Lehmann, Rosamond (1901–1990)

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Lehmann, Rosamond (1901–1990)

British novelist, short-story writer, translator, and editor who articulated themes exploring women's sexualities and creative expression. Born Rosamond Nina Lehmann on February 3, 1901, in Fieldhead in Bourne End, Buckinghamshire, England; died on March 12, 1990, in London; daughter of Alice Mary (Davis) Lehmann (an American) and Rudolph Chambers Lehmann (a poet, writer, editor of Punch until 1919, and member of Parliament, 1906–14); educated privately in family home, Fieldhead, and at Girton College, Cambridge, 1919–22; married Walter Leslie Runciman, in 1922 (divorced 1927); married Wogan Philipps (a painter and member of House of Lords), in 1928 (divorced 1942); had intimate friendship with Cecil Day-Lewis (a poet and writer), 1941–50; children: (second marriage) Hugo Philipps (b. 1929); Sally Philipps Kavanagh (1934–1958).

Awards, honors:

president of English Center and International vice-president of International P.E.N.; a fellow of the Royal Society of Literature (member of Council of Authors); Commandeur dans l'Ordre des Arts et Lettres (1968); Commander of the British Empire (CBE) for service to literature (1982).

Selected fiction:

Dusty Answer (1927); A Note in Music (1930); Invitation to the Waltz (1932); The Weather in the Streets (1936); The Ballad and the Source (1944); The Gipsy's Baby and Other Stories (1946); The Echoing Grove (1953); A Sea-Grape Tree (1976).

Other writings:

A Letter to a Sister (1931); (play, first produced in London, 1938) No More Music (1939); (editor with others) Orion: A Miscellany 1–3 (3 vols., 1945–46); (translator from the French) Genevieve by Jacques Lemarchand (1947); (translator from the French) Children of the Game by Jean Cocteau (1955); (with W. Tudor Pole) A Man Seen Afar (1965); (autobiography) The Swan in the Evening: Fragments of an Inner Life (1967); (with W. Tudor Pole) Zeuge im Leben Jesu (1969); (with Cynthia Hill Sandys) Letters from Our Daughters (1972); (editor with Sandys) The Awakening Letters (1978).

In her novel The Weather in the Streets (1936), Rosamond Lehmann depicts a contemporary working woman, Olivia Curtis, experiencing the euphoric joy of passionate love with a man, but her lover is married to another woman. Despite her liberated modernity, Olivia suffers socially and economically. She loses her sense of personal identity. Is she an independent woman or a mistress? Her passion dissipates; she is disillusioned. Olivia pays for the affair; the man does not. Lehmann has crafted the seductive strategies of conventional romance fiction to indict a culturally constructed idea of love as well as the romantic literary genre it engenders.

It does all come out of the unconscious, my unconscious, which is very well stocked—with images, memories, sounds, voices, relationships. There comes a moment when they seem to coalesce and fuse, and suddenly something takes shape, like seeing a whole landscape with figures, or a whole house with all its rooms.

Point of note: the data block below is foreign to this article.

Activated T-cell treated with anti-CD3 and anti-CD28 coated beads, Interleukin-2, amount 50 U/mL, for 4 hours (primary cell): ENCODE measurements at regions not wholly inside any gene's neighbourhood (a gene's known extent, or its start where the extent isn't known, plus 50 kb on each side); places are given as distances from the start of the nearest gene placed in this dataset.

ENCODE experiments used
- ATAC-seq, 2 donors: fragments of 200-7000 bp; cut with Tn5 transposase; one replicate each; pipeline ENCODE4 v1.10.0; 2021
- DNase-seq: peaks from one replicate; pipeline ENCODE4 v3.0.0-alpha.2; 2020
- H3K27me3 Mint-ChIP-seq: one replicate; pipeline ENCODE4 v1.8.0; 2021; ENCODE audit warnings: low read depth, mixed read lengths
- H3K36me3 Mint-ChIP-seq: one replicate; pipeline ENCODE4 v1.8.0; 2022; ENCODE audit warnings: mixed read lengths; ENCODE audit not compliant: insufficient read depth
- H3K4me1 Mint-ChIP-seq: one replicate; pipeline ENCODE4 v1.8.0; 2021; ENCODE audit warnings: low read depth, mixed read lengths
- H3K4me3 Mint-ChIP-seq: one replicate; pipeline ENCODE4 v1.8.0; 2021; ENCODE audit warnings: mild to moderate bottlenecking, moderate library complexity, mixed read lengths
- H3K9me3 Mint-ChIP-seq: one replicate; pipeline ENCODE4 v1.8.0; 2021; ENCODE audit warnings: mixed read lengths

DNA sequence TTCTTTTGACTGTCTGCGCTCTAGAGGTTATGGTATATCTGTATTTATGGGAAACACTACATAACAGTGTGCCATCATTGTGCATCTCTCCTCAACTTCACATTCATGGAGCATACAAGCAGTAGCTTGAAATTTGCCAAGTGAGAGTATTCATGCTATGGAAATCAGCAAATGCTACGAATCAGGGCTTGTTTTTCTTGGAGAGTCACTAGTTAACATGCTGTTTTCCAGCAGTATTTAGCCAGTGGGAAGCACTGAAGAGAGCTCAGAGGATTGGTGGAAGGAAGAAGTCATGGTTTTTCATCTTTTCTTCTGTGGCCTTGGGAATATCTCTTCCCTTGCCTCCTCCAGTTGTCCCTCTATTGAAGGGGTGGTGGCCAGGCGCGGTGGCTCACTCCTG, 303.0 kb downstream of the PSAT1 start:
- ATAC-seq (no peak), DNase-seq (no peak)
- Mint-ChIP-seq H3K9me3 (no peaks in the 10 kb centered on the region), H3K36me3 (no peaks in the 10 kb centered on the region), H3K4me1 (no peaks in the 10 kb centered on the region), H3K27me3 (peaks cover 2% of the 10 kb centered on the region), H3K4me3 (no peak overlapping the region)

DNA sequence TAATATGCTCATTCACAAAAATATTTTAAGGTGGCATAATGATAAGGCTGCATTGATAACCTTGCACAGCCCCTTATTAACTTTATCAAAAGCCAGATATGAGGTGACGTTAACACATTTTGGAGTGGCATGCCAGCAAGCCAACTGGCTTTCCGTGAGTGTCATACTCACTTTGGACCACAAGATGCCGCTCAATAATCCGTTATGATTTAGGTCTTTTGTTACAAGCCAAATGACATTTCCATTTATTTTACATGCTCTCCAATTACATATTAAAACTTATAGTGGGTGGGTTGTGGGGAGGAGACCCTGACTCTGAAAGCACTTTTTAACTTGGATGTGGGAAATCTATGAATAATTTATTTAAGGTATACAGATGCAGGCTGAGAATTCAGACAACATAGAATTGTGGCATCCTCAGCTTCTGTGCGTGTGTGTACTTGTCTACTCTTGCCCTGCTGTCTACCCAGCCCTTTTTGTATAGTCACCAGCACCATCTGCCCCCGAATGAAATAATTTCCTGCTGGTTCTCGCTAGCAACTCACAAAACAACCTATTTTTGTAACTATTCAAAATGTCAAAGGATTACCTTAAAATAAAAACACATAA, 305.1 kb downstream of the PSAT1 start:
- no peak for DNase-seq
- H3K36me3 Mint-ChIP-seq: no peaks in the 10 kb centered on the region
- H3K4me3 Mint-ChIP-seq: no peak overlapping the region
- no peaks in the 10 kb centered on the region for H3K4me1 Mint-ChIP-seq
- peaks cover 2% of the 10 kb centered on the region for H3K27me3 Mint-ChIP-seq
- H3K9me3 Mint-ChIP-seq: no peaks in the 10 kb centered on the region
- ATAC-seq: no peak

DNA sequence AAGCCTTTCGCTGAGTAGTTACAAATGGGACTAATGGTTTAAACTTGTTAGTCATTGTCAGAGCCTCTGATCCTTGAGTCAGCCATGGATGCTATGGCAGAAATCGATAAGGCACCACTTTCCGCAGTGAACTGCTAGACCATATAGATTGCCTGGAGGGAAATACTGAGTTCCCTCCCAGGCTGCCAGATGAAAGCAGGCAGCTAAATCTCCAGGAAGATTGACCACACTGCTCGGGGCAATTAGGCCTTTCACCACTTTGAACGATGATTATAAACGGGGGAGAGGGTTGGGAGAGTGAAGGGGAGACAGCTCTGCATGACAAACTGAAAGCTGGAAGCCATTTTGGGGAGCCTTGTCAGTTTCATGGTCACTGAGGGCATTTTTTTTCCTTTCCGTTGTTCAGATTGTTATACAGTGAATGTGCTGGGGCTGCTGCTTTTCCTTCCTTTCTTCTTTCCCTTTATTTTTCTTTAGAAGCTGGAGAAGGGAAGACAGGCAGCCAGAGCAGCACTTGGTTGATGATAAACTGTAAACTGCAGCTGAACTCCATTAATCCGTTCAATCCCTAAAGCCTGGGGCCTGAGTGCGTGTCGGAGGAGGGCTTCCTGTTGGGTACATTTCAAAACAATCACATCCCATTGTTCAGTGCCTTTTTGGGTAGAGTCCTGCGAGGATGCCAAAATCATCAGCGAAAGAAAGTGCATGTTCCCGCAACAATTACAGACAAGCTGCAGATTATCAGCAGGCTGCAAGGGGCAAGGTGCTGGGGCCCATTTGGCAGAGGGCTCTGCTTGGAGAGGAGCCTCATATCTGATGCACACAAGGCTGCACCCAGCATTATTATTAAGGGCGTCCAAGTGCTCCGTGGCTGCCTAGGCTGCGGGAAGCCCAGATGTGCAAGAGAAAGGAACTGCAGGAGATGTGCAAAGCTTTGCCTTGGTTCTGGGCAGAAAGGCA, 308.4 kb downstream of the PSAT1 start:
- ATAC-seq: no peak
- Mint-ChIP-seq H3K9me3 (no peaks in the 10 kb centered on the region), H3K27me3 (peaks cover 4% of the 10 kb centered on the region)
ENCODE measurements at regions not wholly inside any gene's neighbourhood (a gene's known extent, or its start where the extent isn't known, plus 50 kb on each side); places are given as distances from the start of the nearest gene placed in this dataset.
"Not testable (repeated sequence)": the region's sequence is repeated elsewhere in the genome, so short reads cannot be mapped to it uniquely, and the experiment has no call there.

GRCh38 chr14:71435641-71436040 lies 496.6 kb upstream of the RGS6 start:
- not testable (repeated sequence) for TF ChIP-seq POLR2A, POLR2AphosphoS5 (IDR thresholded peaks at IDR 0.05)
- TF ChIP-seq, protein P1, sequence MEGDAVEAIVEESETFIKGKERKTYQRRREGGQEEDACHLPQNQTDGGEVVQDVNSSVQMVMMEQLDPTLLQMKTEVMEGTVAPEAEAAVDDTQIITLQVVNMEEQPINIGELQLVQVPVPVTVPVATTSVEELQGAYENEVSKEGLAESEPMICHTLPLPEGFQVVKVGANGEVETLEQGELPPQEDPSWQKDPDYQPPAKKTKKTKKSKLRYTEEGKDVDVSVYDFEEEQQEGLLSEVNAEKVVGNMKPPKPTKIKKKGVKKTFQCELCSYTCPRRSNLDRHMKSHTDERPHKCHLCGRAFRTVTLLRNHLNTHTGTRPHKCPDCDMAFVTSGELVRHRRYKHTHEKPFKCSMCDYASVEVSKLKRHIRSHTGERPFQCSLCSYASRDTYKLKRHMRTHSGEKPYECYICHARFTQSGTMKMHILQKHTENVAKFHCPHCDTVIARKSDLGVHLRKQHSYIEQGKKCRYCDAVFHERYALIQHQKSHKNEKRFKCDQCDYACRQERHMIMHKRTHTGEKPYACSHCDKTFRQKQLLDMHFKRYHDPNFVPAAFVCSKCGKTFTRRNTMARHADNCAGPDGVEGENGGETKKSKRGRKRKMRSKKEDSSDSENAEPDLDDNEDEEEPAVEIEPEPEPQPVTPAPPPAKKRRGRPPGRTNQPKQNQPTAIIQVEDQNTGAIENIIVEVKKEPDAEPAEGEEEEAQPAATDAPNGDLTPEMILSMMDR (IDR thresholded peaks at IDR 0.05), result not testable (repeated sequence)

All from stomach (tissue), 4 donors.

—Rosamond Lehmann

Lehmann's stories have drawn a large readership of women since the popular and critical success of her first novel, Dusty Answer, in 1927. Indeed, a half-century of conventional masculine literary assessment of her work praised its technical virtuosity, its lyrical rhapsodies, its rich psychological insight, yet relegated it to the margins as "women's literature." However, reassessments by late 20th-century critics have come to recognize that her novels use the mechanics of traditional romance in order to question the dominant cultural ethos and challenge masculine hierarchies. For instance, the critic Judy Simons praises Lehmann's exploration of the emotional and erotic lives of women "caught in a culture that appears to liberate but in fact imprisons them." Simons continues: "Lehmann is also an acute social historian, a bitter analyst of the British class system and of its impact on gender and identity." During the 1980s and '90s, The Weather in the Streets was assigned reading in women's studies courses in Britain and the United States. In 1983, the BBC produced television films of Lehmann's novel Invitation to the Waltz (1932) and its sequel The Weather in the Streets.

Rosamond Nina Lehmann was born on February 3, 1901, in Bourne End, Buckinghamshire, the second child of Alice Davis Lehmann and Rudolph Chambers Lehmann. Rudolph Lehmann was a talented poet and athlete, the heir of Scottish intellectual and artistic traditions represented by his grandfather, Robert Chambers, of Chambers' Encyclopaedia. He courted and married his American wife, Alice Davis, while coaching the crew team at Harvard University in Cambridge, Massachusetts, in the 1890s. Rosamond Lehmann's father was first a contributor to and then an editor of Punch, the British humor magazine, from which he retired in 1919. He was elected as a Liberal Party candidate from Harborough to Parliament in 1906 and again in 1910, after which he withdrew because of declining health. Rosamond was one of four children, three girls and a boy. Her younger sister Beatrix Lehmann became a widely admired actress and novelist, and her younger brother John Lehmann became a well-known writer, critic, as well as founder and editor of New Writing and editor of London Magazine.

Rosamond Lehmann came from an unusually privileged and talented family. Her childhood was the protected site of innocence, albeit uneasy and anxious, to which she returned for inspiration in her fiction. Her father built their home, Fieldhead, on the River Thames in Bourne End in Buckinghamshire. Its property and vast gardens encompassed a horse stable, a dog kennel, a boathouse, and a brick pavilion built as a school for the education of Rosamond, her sisters, and about 20 selected girls in the neighborhood. Her childhood was highly regulated by parents, teachers, nannies, and governesses, and punctuated by the Boat Races, the annual rowing competition between Cambridge and Oxford. Lehmann reproduced fragments of her childhood in much of her fiction and also in her autobiography, The Swan in the Evening (1967), in which she remembers: "Myself in extremis, floored; myself saved, rejoicing: each of these opposed conditions deemed while it lasts, to be perpetual; yet even then a shadowy third, an onlooker, watching, recording, in the wings." Lehmann credited her father with identifying her early talent as a poet. Humorous, whimsical, generous, and declining with Parkinson's disease in his 60s, he encouraged her to write verse and short stories.